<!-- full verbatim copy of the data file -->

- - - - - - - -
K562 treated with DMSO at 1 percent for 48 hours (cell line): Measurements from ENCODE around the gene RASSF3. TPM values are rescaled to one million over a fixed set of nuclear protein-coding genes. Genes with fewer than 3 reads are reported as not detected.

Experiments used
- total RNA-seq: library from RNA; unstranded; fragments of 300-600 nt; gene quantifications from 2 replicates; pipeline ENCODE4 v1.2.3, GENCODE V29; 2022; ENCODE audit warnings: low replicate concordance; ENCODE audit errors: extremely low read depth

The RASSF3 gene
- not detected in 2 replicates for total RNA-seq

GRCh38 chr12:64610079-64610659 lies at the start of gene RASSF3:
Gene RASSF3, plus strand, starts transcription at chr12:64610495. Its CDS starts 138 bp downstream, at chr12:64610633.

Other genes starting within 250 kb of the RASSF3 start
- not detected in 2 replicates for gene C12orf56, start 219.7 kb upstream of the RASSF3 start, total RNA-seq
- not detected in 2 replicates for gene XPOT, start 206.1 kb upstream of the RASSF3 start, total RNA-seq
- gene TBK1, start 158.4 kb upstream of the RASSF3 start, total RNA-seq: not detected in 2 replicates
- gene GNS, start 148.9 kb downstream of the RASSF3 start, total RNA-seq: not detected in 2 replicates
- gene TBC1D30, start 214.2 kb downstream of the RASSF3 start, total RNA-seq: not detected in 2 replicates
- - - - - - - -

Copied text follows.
K562 treated with DMSO at 1 percent for 48 hours (cell line): Measurements from ENCODE around the gene RASSF3. TPM values are rescaled to one million over a fixed set of nuclear protein-coding genes. Genes with fewer than 3 reads are reported as not detected.

Experiments used
- total RNA-seq: library from RNA; unstranded; fragments of 300-600 nt; gene quantifications from 2 replicates; pipeline ENCODE4 v1.2.3, GENCODE V29; 2022; ENCODE audit warnings: low replicate concordance; ENCODE audit errors: extremely low read depth

The RASSF3 gene
- not detected in 2 replicates for total RNA-seq

GRCh38 chr12:64610079-64610659 lies at the start of gene RASSF3:
Gene RASSF3, plus strand, starts transcription at chr12:64610495. Its CDS starts 138 bp downstream, at chr12:64610633.

Other genes starting within 250 kb of the RASSF3 start
- not detected in 2 replicates for gene C12orf56, start 219.7 kb upstream of the RASSF3 start, total RNA-seq
- not detected in 2 replicates for gene XPOT, start 206.1 kb upstream of the RASSF3 start, total RNA-seq
- gene TBK1, start 158.4 kb upstream of the RASSF3 start, total RNA-seq: not detected in 2 replicates
- gene GNS, start 148.9 kb downstream of the RASSF3 start, total RNA-seq: not detected in 2 replicates
- gene TBC1D30, start 214.2 kb downstream of the RASSF3 start, total RNA-seq: not detected in 2 replicates